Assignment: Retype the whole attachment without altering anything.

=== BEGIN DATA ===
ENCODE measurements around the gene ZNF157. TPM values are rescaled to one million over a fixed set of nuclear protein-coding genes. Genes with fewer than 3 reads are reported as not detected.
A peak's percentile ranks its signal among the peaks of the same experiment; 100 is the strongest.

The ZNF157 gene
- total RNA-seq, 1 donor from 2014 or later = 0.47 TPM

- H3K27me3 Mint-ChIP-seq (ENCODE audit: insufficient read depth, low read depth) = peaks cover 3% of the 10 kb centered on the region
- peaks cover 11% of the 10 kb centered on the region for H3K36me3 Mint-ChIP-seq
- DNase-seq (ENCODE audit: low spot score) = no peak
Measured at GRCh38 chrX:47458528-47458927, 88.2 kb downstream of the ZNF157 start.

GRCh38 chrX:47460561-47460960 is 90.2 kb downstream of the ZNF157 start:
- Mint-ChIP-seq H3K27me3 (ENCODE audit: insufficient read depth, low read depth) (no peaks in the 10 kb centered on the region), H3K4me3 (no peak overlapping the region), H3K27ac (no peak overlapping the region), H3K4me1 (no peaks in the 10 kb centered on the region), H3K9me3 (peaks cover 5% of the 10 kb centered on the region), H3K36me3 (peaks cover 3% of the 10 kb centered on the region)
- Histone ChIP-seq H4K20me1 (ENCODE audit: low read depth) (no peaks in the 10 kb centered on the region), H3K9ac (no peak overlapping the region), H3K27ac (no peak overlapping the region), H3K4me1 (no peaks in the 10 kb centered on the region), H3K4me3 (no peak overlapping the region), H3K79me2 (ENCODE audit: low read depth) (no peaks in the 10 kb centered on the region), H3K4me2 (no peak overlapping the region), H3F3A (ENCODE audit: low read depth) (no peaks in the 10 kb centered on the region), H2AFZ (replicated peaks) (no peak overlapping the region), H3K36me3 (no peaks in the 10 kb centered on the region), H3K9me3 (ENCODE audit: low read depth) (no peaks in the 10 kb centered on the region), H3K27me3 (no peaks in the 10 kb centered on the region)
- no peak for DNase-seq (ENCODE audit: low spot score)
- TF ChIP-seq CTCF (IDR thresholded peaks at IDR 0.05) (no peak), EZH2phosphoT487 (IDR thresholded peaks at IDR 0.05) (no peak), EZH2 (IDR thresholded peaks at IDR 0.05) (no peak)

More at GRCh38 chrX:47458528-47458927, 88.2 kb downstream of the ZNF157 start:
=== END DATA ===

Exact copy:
ENCODE measurements around the gene ZNF157. TPM values are rescaled to one million over a fixed set of nuclear protein-coding genes. Genes with fewer than 3 reads are reported as not detected.
A peak's percentile ranks its signal among the peaks of the same experiment; 100 is the strongest.

The ZNF157 gene
- total RNA-seq, 1 donor from 2014 or later = 0.47 TPM

- H3K27me3 Mint-ChIP-seq (ENCODE audit: insufficient read depth, low read depth) = peaks cover 3% of the 10 kb centered on the region
- peaks cover 11% of the 10 kb centered on the region for H3K36me3 Mint-ChIP-seq
- DNase-seq (ENCODE audit: low spot score) = no peak
Measured at GRCh38 chrX:47458528-47458927, 88.2 kb downstream of the ZNF157 start.

GRCh38 chrX:47460561-47460960 is 90.2 kb downstream of the ZNF157 start:
- Mint-ChIP-seq H3K27me3 (ENCODE audit: insufficient read depth, low read depth) (no peaks in the 10 kb centered on the region), H3K4me3 (no peak overlapping the region), H3K27ac (no peak overlapping the region), H3K4me1 (no peaks in the 10 kb centered on the region), H3K9me3 (peaks cover 5% of the 10 kb centered on the region), H3K36me3 (peaks cover 3% of the 10 kb centered on the region)
- Histone ChIP-seq H4K20me1 (ENCODE audit: low read depth) (no peaks in the 10 kb centered on the region), H3K9ac (no peak overlapping the region), H3K27ac (no peak overlapping the region), H3K4me1 (no peaks in the 10 kb centered on the region), H3K4me3 (no peak overlapping the region), H3K79me2 (ENCODE audit: low read depth) (no peaks in the 10 kb centered on the region), H3K4me2 (no peak overlapping the region), H3F3A (ENCODE audit: low read depth) (no peaks in the 10 kb centered on the region), H2AFZ (replicated peaks) (no peak overlapping the region), H3K36me3 (no peaks in the 10 kb centered on the region), H3K9me3 (ENCODE audit: low read depth) (no peaks in the 10 kb centered on the region), H3K27me3 (no peaks in the 10 kb centered on the region)
- no peak for DNase-seq (ENCODE audit: low spot score)
- TF ChIP-seq CTCF (IDR thresholded peaks at IDR 0.05) (no peak), EZH2phosphoT487 (IDR thresholded peaks at IDR 0.05) (no peak), EZH2 (IDR thresholded peaks at IDR 0.05) (no peak)

More at GRCh38 chrX:47458528-47458927, 88.2 kb downstream of the ZNF157 start: